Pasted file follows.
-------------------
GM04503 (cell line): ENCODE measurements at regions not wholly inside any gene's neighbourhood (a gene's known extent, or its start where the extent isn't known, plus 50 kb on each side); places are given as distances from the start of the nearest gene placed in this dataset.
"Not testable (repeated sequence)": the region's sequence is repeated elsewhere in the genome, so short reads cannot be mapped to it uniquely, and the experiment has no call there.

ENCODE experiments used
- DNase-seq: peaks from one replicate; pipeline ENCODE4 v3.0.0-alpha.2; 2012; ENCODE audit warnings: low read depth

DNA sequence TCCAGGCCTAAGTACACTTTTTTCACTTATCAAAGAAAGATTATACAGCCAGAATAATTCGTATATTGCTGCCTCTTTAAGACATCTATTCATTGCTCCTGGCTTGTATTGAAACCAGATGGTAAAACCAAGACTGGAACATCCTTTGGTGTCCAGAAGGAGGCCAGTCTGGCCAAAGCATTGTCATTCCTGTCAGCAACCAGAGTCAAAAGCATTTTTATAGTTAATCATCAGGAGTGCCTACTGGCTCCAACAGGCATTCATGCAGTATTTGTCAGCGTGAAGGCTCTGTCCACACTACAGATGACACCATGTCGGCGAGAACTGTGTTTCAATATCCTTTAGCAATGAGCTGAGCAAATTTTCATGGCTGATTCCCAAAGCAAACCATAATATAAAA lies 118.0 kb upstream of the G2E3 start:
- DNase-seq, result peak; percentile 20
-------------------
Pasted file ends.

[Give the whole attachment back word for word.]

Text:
GM04503 (cell line): ENCODE measurements at regions not wholly inside any gene's neighbourhood (a gene's known extent, or its start where the extent isn't known, plus 50 kb on each side); places are given as distances from the start of the nearest gene placed in this dataset.
"Not testable (repeated sequence)": the region's sequence is repeated elsewhere in the genome, so short reads cannot be mapped to it uniquely, and the experiment has no call there.

ENCODE experiments used
- DNase-seq: peaks from one replicate; pipeline ENCODE4 v3.0.0-alpha.2; 2012; ENCODE audit warnings: low read depth

DNA sequence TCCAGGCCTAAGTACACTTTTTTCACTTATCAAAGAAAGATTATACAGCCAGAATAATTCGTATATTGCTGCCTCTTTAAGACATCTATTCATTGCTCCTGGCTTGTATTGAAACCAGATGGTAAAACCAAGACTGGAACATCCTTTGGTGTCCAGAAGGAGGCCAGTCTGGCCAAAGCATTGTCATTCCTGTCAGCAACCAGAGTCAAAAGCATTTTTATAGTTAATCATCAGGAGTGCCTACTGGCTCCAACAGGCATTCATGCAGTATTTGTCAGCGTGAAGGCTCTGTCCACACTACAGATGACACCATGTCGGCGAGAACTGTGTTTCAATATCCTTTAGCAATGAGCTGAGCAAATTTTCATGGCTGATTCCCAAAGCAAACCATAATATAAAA lies 118.0 kb upstream of the G2E3 start:
- DNase-seq, result peak; percentile 20